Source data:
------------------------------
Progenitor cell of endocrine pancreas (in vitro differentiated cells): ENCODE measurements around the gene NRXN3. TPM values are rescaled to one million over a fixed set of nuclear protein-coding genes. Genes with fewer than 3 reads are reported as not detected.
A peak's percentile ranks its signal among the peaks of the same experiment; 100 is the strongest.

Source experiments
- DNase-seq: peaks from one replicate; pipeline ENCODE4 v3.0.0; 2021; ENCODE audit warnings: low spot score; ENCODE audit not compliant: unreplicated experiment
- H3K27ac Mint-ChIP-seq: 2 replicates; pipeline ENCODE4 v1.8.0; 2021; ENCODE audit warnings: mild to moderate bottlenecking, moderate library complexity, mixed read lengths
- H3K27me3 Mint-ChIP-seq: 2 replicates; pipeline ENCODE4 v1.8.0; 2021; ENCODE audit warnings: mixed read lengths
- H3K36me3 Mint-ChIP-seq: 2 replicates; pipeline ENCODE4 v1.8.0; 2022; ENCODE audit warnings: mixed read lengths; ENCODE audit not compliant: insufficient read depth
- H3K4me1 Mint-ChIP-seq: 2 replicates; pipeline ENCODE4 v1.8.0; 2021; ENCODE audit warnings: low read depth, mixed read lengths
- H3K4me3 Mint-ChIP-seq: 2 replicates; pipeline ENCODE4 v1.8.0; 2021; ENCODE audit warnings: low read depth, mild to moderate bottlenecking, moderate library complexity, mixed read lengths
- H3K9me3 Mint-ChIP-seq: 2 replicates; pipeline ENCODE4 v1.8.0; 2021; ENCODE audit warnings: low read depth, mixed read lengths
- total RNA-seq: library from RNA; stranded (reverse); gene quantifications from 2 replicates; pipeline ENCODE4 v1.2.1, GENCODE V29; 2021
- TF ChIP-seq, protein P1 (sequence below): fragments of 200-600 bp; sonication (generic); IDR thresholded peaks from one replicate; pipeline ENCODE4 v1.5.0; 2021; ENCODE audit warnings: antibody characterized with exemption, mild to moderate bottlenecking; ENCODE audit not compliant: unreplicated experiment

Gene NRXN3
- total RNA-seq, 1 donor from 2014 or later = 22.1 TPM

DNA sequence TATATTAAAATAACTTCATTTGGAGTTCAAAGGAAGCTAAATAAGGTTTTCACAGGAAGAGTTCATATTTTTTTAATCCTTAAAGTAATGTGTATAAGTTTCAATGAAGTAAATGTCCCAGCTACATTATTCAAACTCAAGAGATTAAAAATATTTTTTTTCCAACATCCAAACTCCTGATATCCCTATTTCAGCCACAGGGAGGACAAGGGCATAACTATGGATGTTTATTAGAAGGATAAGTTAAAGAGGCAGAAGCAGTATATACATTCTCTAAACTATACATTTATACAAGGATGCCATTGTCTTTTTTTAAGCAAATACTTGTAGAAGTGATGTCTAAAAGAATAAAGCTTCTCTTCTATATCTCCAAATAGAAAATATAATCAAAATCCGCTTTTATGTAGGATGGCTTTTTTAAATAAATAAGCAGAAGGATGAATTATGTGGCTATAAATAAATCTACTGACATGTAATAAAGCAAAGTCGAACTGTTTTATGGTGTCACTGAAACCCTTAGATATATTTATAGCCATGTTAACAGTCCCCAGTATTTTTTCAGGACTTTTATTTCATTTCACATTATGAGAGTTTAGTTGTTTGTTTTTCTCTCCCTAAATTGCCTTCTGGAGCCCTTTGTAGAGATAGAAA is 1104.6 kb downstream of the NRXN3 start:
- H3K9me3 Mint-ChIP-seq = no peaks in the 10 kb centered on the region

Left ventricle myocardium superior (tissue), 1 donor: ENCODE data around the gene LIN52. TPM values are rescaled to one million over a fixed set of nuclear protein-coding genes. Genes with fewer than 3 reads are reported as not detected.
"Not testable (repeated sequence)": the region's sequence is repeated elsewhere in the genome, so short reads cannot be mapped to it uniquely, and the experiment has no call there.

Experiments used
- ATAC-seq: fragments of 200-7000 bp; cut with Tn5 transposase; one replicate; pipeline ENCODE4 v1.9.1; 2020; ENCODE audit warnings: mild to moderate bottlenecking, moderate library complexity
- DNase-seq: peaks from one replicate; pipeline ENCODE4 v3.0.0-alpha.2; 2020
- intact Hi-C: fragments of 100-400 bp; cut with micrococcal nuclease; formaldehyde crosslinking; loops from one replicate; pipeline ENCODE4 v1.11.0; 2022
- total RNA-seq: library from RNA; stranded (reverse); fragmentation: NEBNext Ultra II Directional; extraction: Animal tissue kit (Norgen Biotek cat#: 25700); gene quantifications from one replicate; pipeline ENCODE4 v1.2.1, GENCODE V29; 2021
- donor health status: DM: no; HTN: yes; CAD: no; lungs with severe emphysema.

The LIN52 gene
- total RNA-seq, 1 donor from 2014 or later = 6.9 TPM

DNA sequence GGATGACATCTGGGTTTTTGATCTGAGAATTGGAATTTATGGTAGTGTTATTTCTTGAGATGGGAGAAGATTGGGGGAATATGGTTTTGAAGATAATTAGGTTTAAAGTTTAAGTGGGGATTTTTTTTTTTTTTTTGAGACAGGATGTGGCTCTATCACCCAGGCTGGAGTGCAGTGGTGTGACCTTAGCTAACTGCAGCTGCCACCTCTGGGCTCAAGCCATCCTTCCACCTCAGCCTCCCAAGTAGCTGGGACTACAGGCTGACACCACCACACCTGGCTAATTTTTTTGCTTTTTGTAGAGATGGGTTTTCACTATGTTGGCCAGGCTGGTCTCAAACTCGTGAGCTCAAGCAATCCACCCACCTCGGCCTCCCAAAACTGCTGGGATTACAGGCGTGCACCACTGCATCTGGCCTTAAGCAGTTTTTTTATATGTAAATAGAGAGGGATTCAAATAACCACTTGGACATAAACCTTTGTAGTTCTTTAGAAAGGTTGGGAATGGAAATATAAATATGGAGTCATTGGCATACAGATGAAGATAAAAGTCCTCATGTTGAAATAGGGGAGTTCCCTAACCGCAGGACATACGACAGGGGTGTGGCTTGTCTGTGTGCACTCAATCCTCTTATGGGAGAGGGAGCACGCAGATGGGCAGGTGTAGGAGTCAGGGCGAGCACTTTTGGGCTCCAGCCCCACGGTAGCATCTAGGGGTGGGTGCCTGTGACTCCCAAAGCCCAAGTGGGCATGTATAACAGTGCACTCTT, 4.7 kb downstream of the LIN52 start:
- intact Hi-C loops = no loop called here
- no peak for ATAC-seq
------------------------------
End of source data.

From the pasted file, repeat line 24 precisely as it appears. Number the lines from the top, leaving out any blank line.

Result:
- donor health status: DM: no; HTN: yes; CAD: no; lungs with severe emphysema.